‘Half happy … half unhappy’

After viewing yesterday’s epic match at Anfield, the one image I’ll remember most is the one above, of Andrey Arshavin almost quizzically flashing four fingers to the crowd after smashing home his fourth goal of the night in the 90th minute of one of the most exciting matches of this Premiership season.

The diminutive Russian, who has now scored seven goals in seven games, was easily the evening’s shining star in what should have been an Arsenal win over Liverpool to move closer to third place in the league table. But once again, some shaky defending at the back just moments after a goal saw the Gunners lose two points late, thus leaving Anfield with a 4-4 draw.

In a game that included some shoddy defending from both sides, an incredible seven goals were knocked home in the second half alone, with Arshavin’s second of the night the most brilliant of the bunch. Nipping in to swipe an errant ‘Pool pass, he unleashed a spectacular long-range effort in the 67th minute to level the Merseyside match. Moments like that and his last-minute sprint and strike off a Theo Walcott feed have led to some supporters (on a web forum I frequent) already breaking out the “Arsenal legend” claims about our new number 23, even while they’re feeling a bit upset about the night’s final result.

Considering Arshavin’s performance, it was surprising to see comments of his own after the match, as he still believes he needs work on adapting to the Premiership game. The Russian told arsenal.com’s Richard Clarke that “If you look at the first half you never saw me except for one moment when I scored. It is difficult for me but I will try and I need time.”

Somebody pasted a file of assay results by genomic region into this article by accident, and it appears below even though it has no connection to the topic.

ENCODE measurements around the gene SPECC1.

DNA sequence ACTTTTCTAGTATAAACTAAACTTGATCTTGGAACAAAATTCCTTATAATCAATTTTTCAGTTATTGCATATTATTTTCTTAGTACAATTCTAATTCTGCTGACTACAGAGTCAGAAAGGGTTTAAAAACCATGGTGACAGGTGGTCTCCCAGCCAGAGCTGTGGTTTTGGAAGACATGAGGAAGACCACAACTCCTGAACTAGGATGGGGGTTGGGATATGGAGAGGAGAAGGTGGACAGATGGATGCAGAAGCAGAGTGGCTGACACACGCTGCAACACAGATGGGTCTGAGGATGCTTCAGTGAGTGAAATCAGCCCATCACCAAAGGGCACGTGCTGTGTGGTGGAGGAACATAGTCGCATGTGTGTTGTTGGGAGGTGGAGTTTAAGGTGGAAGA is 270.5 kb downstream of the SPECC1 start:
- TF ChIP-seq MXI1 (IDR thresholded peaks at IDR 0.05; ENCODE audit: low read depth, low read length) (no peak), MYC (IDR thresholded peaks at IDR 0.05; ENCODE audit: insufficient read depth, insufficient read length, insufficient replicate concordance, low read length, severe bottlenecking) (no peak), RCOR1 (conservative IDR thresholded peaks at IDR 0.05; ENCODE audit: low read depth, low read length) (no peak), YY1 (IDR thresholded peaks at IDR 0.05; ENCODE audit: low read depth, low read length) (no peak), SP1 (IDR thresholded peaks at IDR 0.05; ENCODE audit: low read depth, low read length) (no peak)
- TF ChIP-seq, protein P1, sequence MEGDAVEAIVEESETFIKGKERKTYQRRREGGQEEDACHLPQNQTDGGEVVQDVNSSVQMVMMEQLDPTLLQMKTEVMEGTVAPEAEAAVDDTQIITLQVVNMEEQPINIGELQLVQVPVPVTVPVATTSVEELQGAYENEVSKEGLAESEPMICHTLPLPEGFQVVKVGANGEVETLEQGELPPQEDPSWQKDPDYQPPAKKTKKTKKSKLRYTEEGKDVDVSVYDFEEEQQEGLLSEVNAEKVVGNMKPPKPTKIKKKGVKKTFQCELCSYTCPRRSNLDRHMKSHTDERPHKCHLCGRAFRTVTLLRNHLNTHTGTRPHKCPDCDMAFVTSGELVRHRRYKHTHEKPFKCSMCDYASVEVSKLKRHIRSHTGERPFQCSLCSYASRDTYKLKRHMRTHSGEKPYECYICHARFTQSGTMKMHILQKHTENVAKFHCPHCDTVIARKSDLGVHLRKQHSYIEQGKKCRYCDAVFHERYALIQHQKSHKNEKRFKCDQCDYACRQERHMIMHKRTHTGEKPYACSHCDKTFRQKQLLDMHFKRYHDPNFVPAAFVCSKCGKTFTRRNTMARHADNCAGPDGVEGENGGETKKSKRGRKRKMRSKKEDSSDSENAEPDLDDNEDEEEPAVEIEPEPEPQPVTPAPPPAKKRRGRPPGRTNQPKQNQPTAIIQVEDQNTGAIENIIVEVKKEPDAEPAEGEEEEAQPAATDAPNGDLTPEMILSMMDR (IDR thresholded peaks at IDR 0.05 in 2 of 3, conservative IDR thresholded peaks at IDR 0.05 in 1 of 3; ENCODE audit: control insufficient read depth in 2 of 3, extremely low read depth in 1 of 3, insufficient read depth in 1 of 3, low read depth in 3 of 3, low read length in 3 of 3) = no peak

Believing that “everybody else is ‘common’ to play with each other,” Arshavin added that he still has “to go through pre-season and after that everything will be in a good place. “I feel good but also disappointed because we did not get the result,” he told the club’s official site.

Goals from Arshavin actually gave Arsenal leads three different times during the eight-goal affair against Liverpool, but the injury-time equaliser from Yossi Benayoun left the Russian and his manager with mixed emotions.

“When we pressed forward we played good but when we dropped back it was very dangerous for us because Torres and some tall players won the ball,” stated Arshavin. “They got the second ball and tried to shoot but everybody must take responsibility for losing balls not just the defence and the goalkeeper. Everyone must help.”

Arsene Wenger was “half happy and half unhappy” with the result. Speaking about the night of mixed emotions, the manager believed “it was a game of a frenetic pace, and of top quality. Both teams created many chances and you can see when you play on a good pitch you can play football in the Premier League.”

Wenger comments on the club’s web site continued with him saying “we are  half-happy because we scored four goals but we are half-unhappy because we conceded four. As well, to be 4-3 up with two minutes to go, the team is disappointed. It was another great performance tonight and Liverpool maybe thought a draw was a fair result. The big regret we have is that 10 minutes into the second half we are 2-1 down, but not from something created by Liverpool; from balls we didn’t clear properly from the back.”